What Angelina Can Teach Us about the BRCA Gene

Dr. Karen Latimer

A friend said to me, "Angelina is a hero for doing this. Here she is, one of the most beautiful women in the world and she had her breasts removed." I agree ... kind of. She is not a hero for having a double mastectomy. She is a hero for talking about it. Make no mistake. She did not have the surgery to be a role model for women with a BRCA gene mutation. She had the surgery to make sure she is around to kiss skinned knees, mend a first broken heart and celebrate her children's milestones – big and small. While she may be a sex symbol, she is a mother first, and like every parent, wants to watch and water her children as they grow. She had the mastectomy because breast cancer can kill, screening methods are not perfect and 85%, for a mom of six, is unacceptable.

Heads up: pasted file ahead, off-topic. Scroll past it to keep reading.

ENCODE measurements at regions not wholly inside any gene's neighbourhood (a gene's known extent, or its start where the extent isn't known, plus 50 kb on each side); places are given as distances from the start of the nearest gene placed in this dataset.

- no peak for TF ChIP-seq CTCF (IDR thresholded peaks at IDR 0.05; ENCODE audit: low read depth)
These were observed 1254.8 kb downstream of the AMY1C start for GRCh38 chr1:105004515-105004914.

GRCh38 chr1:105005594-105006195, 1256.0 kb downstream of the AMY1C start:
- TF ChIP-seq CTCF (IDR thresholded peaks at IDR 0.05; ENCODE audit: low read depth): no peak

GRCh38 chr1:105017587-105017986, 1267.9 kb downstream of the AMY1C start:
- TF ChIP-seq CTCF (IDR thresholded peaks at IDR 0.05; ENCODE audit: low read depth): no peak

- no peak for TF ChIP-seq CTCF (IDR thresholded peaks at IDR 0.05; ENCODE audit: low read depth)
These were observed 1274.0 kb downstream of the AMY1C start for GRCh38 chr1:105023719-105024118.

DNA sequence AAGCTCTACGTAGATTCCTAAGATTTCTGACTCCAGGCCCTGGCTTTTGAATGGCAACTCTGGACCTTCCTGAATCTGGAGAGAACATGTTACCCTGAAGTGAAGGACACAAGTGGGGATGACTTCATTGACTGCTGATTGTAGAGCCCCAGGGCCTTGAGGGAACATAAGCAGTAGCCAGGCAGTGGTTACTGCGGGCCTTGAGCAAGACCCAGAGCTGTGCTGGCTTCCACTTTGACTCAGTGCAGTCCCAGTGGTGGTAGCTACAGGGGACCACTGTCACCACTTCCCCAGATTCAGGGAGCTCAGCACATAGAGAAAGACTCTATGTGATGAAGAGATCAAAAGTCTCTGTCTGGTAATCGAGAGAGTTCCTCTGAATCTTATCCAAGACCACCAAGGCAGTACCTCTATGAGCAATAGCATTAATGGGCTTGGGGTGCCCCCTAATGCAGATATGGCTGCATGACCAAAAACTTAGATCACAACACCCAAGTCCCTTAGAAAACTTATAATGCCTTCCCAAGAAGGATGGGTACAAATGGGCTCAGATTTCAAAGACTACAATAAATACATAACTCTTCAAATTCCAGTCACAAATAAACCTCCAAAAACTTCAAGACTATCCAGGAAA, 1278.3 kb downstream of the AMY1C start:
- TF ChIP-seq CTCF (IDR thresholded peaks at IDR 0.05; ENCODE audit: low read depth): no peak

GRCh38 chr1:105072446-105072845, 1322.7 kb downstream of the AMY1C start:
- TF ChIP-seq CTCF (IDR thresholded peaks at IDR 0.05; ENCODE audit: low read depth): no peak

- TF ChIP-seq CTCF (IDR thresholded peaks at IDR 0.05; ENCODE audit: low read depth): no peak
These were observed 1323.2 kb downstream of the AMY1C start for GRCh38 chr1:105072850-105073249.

So, shouldn't all women be tested?

The quick answer is no. The longer answer is more complicated, but here are some facts to help you decide whether you should discuss being tested with your doctor.
  • 5-10% of breast cancer in the United States is the result of a BRCA 1 or BRCA 2 genetic mutation.
  • BRCA gene analysis is done through a simple blood test
  • Consider testing if you have a personal history of breast cancer when you were younger than 50; a personal or family history of male breast cancer; a personal or family history of breast cancer in both breasts; a personal history of ovarian cancer; a close family member with ovarian cancer; a close family member with breast cancer diagnosed before the age of 46; an Ashkenazi Jewish heritage combined with a family history of breast or ovarian cancer
If any of these apply to you, talk to your doctor. While the test may be simple, the results are often complicated and can have a significant emotional impact on both you and your family. Think carefully about what you would do if you tested positive and know, if you test negative, it does not mean you have no risk for breast cancer. Remember 90-95% of breast cancer in our country does not have a genetic component.

Thank you Angelina for speaking so openly about your decision – one I applaud as a mother. And here we thought you couldn't possibly be more beautiful.

Karen is the founder and family editor for Tips From Town.
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